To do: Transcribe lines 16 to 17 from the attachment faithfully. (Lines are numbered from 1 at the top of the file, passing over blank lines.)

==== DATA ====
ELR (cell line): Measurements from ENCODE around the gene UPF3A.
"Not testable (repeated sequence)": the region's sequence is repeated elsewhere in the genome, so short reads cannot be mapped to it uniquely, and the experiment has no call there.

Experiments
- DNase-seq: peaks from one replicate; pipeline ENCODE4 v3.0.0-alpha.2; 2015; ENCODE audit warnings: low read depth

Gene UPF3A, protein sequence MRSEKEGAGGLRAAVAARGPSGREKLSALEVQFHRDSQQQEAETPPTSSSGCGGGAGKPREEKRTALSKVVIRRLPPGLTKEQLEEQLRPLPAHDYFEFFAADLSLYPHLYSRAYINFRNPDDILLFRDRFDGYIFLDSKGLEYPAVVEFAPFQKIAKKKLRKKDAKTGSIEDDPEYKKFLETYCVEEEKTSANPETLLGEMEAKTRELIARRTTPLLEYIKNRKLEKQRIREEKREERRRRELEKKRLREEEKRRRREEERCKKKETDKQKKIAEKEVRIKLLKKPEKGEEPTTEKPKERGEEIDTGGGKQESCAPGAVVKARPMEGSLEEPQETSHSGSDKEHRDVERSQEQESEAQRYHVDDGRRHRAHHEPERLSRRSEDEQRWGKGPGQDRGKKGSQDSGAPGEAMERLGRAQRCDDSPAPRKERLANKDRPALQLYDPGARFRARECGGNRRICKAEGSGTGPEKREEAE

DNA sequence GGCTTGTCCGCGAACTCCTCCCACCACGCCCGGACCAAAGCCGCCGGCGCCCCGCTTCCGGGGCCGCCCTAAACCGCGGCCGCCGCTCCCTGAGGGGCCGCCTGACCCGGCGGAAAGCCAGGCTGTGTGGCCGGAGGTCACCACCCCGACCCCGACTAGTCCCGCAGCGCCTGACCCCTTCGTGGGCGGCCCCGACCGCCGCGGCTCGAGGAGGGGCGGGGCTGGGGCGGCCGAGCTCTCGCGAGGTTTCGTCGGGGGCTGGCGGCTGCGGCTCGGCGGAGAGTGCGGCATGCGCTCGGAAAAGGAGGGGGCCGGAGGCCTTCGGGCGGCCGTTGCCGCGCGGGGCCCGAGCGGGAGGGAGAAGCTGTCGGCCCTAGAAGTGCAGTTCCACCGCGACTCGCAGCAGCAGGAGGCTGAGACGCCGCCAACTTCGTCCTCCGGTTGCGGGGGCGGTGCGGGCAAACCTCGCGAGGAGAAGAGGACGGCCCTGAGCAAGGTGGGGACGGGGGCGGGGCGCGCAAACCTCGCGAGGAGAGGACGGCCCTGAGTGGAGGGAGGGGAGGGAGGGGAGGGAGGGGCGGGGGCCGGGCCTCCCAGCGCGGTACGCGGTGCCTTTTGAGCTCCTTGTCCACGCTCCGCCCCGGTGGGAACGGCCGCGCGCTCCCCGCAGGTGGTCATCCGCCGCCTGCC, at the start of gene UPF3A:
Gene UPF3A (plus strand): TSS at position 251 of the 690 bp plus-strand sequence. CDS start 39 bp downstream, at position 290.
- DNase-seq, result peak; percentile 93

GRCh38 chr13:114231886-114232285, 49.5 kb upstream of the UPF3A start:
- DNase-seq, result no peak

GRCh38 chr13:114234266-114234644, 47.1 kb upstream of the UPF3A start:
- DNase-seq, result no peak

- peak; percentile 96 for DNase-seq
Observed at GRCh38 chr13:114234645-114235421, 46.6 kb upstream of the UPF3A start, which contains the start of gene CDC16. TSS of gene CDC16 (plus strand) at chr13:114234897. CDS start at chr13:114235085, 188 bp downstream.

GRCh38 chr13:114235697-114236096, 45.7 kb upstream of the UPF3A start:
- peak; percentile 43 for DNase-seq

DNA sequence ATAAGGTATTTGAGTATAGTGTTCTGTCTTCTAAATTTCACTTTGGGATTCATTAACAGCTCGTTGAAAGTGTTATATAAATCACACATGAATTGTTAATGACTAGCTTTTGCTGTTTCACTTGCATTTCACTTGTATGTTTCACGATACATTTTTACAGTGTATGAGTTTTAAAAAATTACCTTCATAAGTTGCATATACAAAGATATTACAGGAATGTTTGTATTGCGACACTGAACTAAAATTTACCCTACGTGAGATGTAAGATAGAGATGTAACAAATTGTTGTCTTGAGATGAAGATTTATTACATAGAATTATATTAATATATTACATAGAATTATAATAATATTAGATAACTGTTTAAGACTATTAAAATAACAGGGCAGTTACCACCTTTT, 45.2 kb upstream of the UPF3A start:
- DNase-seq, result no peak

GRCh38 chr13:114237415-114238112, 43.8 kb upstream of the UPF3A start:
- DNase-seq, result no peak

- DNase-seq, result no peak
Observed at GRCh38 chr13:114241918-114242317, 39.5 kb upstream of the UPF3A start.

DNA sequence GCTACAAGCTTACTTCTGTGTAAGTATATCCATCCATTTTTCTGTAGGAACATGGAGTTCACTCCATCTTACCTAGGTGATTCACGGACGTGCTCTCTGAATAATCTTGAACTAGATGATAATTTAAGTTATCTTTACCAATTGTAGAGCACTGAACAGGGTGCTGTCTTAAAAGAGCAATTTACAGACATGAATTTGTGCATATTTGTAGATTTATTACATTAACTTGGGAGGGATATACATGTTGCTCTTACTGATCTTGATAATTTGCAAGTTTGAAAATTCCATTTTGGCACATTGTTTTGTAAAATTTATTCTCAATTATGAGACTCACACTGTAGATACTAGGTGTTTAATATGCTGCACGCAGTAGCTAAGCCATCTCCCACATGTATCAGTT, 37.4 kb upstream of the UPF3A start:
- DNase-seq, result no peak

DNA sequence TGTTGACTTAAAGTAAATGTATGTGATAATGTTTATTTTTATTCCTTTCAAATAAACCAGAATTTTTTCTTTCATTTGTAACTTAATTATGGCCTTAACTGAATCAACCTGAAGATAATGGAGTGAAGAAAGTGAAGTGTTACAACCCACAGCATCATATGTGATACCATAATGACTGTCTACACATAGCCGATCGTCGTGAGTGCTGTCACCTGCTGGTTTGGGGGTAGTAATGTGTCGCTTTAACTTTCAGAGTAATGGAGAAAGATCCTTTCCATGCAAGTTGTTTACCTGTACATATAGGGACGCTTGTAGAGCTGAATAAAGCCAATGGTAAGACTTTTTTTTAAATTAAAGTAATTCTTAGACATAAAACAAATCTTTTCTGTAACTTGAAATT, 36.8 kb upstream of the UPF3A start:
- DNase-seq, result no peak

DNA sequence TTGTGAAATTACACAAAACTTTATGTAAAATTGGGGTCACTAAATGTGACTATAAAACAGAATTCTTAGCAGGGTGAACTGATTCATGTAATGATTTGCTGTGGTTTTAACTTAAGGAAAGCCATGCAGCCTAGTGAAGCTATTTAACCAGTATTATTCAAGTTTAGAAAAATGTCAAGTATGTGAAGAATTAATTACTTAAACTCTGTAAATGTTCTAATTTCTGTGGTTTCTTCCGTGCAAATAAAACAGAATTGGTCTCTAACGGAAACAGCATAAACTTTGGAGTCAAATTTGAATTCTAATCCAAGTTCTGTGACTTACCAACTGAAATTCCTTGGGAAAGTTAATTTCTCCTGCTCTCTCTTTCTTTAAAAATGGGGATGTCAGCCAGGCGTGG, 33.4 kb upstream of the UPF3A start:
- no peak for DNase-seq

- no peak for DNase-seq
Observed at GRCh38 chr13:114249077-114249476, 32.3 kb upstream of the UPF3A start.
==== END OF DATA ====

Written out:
- peak; percentile 43 for DNase-seq

DNA sequence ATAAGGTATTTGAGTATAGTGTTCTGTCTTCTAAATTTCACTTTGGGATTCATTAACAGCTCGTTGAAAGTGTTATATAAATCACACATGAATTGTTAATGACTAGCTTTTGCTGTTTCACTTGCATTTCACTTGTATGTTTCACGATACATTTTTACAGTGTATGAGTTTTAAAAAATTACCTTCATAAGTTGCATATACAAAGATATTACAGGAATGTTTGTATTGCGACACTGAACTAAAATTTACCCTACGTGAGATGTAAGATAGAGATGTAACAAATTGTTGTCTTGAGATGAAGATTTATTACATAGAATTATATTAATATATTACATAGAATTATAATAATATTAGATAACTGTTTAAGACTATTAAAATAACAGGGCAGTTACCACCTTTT, 45.2 kb upstream of the UPF3A start: